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July 1989

Intra-abdominal Injury Following Blunt Trauma: Identifying the High-Risk Patient Using Objective Risk Factors

Author Affiliations

From the Department of Surgery, University of California, San Diego Medical Center.

Arch Surg. 1989;124(7):809-813. doi:10.1001/archsurg.1989.01410070063013

• The initial physical examination is frequently unreliable in identifying patients with blunt trauma at high risk for having serious intra-abdominal injury. Intra-abdominal injury may be associated with specific injuries or risk factors, but the usefulness of such objective clinical criteria in predicting intra-abdominal injury has not previously been determined. The presence or absence of each of 11 clinical indicators and their association with serious intra-abdominal injury were analyzed in 3223 patients with blunt trauma. Linear and logistic regressions were used to determine which factors were significant predictors of an increased probability of intra-abdominal injury. Arterial base deficit less than −3 mEq/L, major chest injury, hypotension, and pelvic fractures were found to significantly increase the chance of intra-abdominal injury. Early diagnostic evaluation of the abdomen using diagnostic peritoneal lavage or computed tomography should be strongly considered in patients with blunt trauma who present with these associated factors.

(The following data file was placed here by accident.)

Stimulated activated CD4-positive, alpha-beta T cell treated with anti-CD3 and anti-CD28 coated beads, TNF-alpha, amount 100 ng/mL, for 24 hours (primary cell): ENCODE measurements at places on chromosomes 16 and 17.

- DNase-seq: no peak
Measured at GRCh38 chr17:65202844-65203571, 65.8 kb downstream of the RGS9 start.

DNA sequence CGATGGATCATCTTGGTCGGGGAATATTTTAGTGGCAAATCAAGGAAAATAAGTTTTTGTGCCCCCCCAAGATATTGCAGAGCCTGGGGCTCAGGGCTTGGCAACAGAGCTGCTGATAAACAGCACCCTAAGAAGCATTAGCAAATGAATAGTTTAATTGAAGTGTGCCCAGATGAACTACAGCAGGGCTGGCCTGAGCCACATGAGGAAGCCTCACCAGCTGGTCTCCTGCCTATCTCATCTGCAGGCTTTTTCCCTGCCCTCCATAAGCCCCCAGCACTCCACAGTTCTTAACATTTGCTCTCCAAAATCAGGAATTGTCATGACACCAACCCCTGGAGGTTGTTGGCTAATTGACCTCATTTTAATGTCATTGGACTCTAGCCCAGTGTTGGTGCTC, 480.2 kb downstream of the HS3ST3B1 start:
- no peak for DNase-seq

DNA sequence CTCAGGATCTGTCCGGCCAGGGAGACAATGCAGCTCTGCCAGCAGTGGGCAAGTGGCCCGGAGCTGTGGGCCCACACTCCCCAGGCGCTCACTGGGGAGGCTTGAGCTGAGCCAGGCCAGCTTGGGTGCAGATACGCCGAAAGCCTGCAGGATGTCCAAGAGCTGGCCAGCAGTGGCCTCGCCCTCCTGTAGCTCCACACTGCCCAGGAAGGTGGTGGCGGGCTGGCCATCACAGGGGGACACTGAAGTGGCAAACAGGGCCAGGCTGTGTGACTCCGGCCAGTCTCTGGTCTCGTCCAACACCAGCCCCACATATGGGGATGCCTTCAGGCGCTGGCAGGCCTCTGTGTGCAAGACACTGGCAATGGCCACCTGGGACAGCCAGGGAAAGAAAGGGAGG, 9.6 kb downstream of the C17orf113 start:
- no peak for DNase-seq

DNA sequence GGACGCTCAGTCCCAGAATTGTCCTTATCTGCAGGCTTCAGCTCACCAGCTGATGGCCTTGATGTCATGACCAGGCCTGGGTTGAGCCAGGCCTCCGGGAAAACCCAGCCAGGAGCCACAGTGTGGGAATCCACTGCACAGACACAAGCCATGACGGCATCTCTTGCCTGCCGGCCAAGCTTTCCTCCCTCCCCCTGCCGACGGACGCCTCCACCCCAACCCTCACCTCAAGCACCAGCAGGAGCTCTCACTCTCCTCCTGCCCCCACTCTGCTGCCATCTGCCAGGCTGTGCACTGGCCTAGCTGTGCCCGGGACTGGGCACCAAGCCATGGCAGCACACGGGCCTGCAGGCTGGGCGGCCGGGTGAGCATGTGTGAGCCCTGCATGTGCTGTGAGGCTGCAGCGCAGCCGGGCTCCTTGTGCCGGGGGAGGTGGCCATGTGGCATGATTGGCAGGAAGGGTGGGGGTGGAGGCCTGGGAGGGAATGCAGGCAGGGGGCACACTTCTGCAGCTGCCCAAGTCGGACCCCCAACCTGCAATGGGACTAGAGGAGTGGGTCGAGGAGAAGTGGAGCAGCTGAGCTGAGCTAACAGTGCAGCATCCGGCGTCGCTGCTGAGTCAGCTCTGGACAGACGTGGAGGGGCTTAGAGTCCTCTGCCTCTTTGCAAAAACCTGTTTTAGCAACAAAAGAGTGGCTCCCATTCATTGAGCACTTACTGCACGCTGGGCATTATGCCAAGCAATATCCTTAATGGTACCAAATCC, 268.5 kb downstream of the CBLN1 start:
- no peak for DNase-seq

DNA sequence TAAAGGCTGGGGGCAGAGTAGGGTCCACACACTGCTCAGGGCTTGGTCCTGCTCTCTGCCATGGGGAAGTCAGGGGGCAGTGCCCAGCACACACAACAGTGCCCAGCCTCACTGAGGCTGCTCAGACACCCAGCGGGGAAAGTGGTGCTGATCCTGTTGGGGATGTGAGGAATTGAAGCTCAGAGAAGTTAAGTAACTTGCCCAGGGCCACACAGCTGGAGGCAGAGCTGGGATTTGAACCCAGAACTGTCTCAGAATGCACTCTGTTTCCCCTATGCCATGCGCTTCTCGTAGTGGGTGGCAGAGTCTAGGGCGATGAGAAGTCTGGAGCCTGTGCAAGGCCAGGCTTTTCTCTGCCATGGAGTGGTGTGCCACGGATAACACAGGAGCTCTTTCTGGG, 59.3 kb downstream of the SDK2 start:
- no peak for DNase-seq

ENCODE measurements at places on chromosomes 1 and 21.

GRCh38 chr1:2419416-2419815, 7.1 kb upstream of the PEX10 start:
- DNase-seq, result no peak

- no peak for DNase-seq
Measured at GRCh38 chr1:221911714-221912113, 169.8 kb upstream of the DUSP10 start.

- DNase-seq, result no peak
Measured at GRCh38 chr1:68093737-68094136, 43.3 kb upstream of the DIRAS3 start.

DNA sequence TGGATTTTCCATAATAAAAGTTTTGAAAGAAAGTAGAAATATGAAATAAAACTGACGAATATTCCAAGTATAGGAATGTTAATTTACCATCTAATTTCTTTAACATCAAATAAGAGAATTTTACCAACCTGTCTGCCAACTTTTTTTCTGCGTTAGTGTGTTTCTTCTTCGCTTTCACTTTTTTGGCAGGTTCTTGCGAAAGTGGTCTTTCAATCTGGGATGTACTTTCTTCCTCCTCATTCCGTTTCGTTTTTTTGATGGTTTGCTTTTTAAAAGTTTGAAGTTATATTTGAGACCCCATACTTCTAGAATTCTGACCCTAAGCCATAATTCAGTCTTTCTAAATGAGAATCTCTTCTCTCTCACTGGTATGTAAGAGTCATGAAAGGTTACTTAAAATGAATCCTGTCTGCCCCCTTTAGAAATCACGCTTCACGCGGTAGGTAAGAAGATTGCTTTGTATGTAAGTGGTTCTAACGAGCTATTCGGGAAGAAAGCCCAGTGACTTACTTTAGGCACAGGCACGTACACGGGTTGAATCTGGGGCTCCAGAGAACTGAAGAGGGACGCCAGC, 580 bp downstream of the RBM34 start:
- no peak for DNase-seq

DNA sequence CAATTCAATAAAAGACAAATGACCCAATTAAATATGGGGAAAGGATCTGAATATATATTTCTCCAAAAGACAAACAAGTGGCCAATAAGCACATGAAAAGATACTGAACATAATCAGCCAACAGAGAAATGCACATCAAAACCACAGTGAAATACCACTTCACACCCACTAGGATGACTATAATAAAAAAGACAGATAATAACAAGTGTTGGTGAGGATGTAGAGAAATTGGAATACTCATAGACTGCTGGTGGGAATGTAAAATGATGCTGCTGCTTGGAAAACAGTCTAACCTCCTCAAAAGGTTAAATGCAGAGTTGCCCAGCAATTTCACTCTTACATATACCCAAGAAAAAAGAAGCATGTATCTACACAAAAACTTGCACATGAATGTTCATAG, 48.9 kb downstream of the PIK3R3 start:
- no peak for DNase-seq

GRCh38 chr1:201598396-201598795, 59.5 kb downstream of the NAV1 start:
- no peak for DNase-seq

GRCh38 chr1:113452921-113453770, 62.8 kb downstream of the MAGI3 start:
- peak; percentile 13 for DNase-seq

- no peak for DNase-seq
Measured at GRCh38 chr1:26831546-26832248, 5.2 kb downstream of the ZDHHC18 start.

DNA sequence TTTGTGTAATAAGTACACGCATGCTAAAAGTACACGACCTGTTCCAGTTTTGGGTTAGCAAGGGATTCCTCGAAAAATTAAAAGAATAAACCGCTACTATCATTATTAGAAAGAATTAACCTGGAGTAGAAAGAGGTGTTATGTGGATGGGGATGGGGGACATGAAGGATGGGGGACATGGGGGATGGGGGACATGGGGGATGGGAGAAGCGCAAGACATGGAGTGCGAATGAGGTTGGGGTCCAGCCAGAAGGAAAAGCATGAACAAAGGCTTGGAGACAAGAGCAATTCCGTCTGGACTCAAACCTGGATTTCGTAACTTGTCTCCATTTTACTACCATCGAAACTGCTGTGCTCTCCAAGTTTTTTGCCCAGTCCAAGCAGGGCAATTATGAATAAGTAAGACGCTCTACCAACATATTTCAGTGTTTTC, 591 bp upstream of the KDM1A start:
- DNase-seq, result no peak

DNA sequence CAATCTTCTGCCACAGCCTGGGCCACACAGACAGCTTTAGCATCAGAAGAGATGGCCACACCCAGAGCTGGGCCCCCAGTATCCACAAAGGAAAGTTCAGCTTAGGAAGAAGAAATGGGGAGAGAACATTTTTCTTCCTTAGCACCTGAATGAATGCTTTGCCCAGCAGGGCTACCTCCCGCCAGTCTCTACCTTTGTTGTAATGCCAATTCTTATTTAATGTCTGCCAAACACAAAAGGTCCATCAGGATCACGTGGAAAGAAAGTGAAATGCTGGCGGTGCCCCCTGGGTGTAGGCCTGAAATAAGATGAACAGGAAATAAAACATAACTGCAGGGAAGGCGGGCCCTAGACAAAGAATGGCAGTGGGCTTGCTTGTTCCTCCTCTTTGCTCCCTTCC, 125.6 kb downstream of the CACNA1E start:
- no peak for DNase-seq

(Arch Surg. 1989;124:809-813)

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